Tuesday, January 4, 2011

2006 - some garden structures are constructed...

I'm not an accomplished gardener or landscape designer, definitely not an expert and so I didn't sit down and draw a detailed plan of how I wanted things to be, it was more organic...just evolving as I went along and still works pretty much like that. I just let time and experience dictate how it is to move forward, but this approach definitely comes with a lot of back-tracking and undoing and re-doing...but I'm not in a hurry.

I started with a general idea and have just been building on it from there. The concrete path that led to the Hills Hoist was now to become the base of a pond...I also wanted to erect a pergola at the bottom end of the garden, creating a point of interest and also hiding the clothes line. I also paved the back left-hand corner of the garden, to give good access to the clothes line and be a small area for an outdoor setting of some kind once the pergola was built...




The top image shows the pavers, dropped off in the front yard for me to barrow to the back...boy or boy was that alot of trips. From memory they are Boral pavers, brick-like and the colour is biscuit not biscute as written on the plastic! and there's my two cats Jed on the lower stack and Max on the higher stack, like a couple of lion kings >(*!*)< In the 2nd image you can see where I have stacked the pavers and also where I have started paving, I did it in a herringbone pattern and was quite pleased with the results considering this is the first time I'd ever attempted anything like this.

I like the vantage point from the back balcony as it takes in pretty much the whole back yard. Apart from where I started the paving you can see where I cleared under the Norfolk, the larger stuff was hauled out of the garden completely and cut down to be taken away by a council clean up...the more organic stuff was piled up to form a mound behind the pine tree and to break down over time. I was going to leave it there and create a mounded garden bed, but I changed my mind and currently I am in the process of removing it and distributing the now broken down matter in other parts of the garden. Under the Norfolk though looks so much nicer without patchy, weedy grass but with mulch instead, just pulls it all together and makes it look neater and unified.

You can also see the tiny weeny Murraya's in the back left-hand corner of the garden against the fence...five years later and they are now at fence height and forming a beautiful hedge (images later though). The curved garden bed has also been planted out and edged - this is where I moved the bamboo that was down the front right-hand side of the house but I was to lose a number of plants and be left with only four - though they are now fully established and growing beautifully (yes, images later). It is also evident that the grass is starting to go patchy and one of the reasons I eventually decided to take it up - I've decided I much prefer garden beds and path-ways.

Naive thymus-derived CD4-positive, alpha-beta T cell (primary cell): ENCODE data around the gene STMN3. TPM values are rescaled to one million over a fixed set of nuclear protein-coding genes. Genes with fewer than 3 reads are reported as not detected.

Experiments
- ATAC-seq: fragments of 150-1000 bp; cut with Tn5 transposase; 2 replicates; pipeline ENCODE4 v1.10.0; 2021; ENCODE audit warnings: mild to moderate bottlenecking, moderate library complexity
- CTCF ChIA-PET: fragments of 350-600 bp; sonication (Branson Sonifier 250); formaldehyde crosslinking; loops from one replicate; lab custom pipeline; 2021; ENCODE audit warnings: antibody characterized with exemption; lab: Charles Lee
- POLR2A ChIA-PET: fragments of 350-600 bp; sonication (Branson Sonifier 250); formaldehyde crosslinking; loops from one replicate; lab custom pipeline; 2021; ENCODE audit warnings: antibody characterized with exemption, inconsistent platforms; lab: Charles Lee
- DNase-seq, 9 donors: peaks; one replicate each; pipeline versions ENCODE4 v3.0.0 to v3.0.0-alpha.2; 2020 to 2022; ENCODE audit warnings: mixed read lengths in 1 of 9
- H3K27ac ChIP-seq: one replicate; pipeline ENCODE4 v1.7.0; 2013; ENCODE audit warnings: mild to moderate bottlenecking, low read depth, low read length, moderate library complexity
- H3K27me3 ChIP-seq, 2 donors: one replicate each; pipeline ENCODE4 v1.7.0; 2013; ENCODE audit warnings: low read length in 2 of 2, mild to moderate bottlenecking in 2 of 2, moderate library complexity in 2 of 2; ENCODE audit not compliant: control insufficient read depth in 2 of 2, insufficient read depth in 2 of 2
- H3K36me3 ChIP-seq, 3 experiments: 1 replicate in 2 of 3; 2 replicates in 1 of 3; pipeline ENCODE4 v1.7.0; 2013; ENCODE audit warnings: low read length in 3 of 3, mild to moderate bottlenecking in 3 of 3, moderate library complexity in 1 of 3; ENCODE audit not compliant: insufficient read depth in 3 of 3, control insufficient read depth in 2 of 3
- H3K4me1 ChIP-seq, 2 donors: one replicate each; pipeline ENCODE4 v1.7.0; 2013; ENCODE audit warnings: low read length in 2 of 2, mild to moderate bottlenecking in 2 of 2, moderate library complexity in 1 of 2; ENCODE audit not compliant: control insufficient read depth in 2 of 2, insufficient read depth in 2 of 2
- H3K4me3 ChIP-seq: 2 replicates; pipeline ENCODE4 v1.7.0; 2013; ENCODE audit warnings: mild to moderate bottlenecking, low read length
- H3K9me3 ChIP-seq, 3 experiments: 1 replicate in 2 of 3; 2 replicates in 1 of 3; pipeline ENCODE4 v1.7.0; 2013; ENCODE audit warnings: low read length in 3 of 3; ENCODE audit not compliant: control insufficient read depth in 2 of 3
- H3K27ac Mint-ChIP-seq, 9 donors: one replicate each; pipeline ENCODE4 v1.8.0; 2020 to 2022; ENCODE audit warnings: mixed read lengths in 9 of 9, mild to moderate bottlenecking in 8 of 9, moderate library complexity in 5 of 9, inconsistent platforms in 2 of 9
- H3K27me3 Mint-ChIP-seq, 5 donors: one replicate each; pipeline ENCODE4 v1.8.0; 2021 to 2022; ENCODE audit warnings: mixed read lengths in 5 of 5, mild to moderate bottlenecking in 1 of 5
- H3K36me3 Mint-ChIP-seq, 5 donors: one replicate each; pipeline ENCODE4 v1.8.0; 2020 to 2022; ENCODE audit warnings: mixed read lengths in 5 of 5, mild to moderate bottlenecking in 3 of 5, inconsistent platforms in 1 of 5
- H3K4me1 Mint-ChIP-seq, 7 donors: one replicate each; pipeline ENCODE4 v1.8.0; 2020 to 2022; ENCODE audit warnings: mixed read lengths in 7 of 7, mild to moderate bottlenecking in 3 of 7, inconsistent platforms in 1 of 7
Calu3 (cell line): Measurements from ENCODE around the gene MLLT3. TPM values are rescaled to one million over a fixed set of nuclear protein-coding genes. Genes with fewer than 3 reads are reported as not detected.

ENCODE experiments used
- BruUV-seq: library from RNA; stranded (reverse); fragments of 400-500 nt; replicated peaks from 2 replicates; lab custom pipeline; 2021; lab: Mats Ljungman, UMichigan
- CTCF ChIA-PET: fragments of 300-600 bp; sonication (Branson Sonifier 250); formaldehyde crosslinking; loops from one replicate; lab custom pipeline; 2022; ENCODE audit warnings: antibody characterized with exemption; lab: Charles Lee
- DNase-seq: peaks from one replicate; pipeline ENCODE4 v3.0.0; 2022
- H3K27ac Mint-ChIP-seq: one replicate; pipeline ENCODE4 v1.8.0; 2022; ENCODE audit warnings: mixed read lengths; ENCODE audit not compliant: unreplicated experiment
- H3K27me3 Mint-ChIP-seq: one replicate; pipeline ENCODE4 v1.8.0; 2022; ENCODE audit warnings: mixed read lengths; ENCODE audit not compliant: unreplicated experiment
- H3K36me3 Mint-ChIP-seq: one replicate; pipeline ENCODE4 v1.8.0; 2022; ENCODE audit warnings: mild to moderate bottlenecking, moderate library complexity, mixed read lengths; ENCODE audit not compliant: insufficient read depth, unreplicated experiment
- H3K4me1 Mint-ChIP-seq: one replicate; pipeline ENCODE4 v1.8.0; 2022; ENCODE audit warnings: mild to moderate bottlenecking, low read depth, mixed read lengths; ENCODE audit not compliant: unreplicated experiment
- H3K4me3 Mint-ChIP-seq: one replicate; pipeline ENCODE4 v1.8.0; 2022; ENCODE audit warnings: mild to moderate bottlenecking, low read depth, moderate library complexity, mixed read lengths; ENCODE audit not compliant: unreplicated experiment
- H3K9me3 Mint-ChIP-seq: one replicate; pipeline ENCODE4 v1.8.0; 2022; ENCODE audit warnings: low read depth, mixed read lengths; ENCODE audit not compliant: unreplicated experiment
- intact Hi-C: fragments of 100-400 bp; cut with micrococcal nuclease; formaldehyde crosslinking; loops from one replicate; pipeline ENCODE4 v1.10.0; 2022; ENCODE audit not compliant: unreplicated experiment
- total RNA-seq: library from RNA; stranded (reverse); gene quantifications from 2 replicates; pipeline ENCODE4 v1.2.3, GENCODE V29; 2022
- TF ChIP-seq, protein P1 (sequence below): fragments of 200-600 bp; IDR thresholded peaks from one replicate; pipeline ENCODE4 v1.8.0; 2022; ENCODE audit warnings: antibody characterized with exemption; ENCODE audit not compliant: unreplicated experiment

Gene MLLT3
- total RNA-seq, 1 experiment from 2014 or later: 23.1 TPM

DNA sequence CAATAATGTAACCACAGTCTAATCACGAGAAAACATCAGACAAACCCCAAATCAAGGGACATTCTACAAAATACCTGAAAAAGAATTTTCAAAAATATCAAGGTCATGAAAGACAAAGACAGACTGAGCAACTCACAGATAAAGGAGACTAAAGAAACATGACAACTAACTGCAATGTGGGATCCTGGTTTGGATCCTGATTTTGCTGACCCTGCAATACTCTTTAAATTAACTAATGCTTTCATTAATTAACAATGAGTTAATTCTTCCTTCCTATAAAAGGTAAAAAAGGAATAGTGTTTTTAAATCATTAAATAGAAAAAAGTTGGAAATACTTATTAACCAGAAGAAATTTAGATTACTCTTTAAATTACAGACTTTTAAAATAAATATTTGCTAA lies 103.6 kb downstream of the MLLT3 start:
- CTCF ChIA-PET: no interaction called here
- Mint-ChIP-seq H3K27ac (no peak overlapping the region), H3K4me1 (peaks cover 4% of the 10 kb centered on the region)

So the pond is to have a liner (which I bought from the same Balinese-style garden centre that was closing down) but believe it or not, a few years on and I still haven't completed it. For two reasons, I know nothing about ponds and have to go on a big research mission and I need to get power out to it so I can run the filter and the pump...I'm pretty sure I need a filter and I definitely want a pump or two as I want the water to circulate and not attract mosquitos. I also want pond plants and fish, that will assist in the reduction of mosquitos.

ADVICE WELCOME: If anyone out there has a good degree of knowledge and experience with above-ground ponds then please feel free to pass on your advice as to how I go about it and what I need. I'm pretty sure it measures about 6mL x 0.5mH but of course I can measure it to be more precise.

The structures I had built at the front of the house, as mentioned in my last post, were the new letterbox wall and another low-line wall off the front of the house...





I was also working on the inside of the house at the same time and as you can see in the last image I changed over the window in the front downstairs room to a door with two windows either side. I also found the bench seat (sitting against the new low-line wall) at a local second-hand furniture store - it looks like something that would have been in a train station or on a ferry maybe...perhaps not made for outdoors but I've been using a protective stain on it and so far it's holding up pretty well - the most amazing thing was that the seat was the exact same length as the wall, what a fluke!

The next thing that was to take place was the removal of this weedy grass at the front, the front balcony got an overhaul and was extended to create an awning over the new doorway...but more of that in the next post.

No comments: